Stage 2
17:15 - 17:45
Gamified Control? China's Social Credit Systems


2014 China’s government announced the implementation of big data based social credit systems (SCS). The SCS will rate online and offline behavior to create a score for each user. One SCS is planned to become mandatory in 2020. Functioning on gamification, these systems combine powerful tools to influence its users.
The lecture will review the current state of governmental and private SCS, the ideological background, the power of (big) data, cybernetics and gamification in- and outside of China.


In 2014 China's Communist Party (CP) published a “Planning Outline for the Construction of a Social Credit System (2014-2020)”. The CP announced the system to be mandatory for every Chinese person in 2020. It is no theoretical babbling about something happening in a far future: The CP started experimenting with such social credit systems (SCS) in different regions soon after, allowed the private development of such systems, and was cited to become world leader of SCS. While the official goal of the SCS is to level economic development and to bring harmony, sincerity and trust to the whole country, the question is what the “side effects” might be.

Starting with a review of the current state of social credit systems (SCS) in China, examples of their functions and examples of consequences of their existence will be provided. This information will be embedded into a short walk through the People's Republic's Internet landscape, its big players, and the CP's digital policies. In the following this will be set it in relation to current ideological turns and the CP's announcement to become the world leader in SCS.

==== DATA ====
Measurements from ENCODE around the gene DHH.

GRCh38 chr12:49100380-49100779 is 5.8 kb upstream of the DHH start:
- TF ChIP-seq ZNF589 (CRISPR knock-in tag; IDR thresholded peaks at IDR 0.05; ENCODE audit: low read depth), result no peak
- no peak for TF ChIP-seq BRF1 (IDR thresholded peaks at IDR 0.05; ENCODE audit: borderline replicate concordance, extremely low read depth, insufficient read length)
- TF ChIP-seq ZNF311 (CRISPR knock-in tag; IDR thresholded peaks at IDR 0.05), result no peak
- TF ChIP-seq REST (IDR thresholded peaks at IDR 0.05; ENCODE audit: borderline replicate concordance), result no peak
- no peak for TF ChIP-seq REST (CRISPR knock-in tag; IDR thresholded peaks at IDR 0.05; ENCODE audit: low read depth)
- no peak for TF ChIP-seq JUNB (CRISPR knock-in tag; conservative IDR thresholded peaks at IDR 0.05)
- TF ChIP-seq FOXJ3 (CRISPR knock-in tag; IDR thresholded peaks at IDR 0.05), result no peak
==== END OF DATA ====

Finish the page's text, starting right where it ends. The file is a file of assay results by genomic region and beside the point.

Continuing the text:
China's SCS is seen as an extreme example of a tendency that has developed in most industrialized countries. It displays what can be drawn from the huge amount of information provided by us via ICTs and so-called “social media”. And it can show possible consequences of the combination of big data and nearly endless storage on one hand and evaluation by algorithms on the other. From the point of view that this aspect of digitalization is not a problem of the Chinese but for all of us, it will lead to the question how critical thinking and dissenting actions can develop in a reality that is constantly rating behavior to create a score that will be defining vast parts of our life. Ending in a discussion on possibilities of big data based social rating, cybernetics, and social control and modes of dissent and resistance.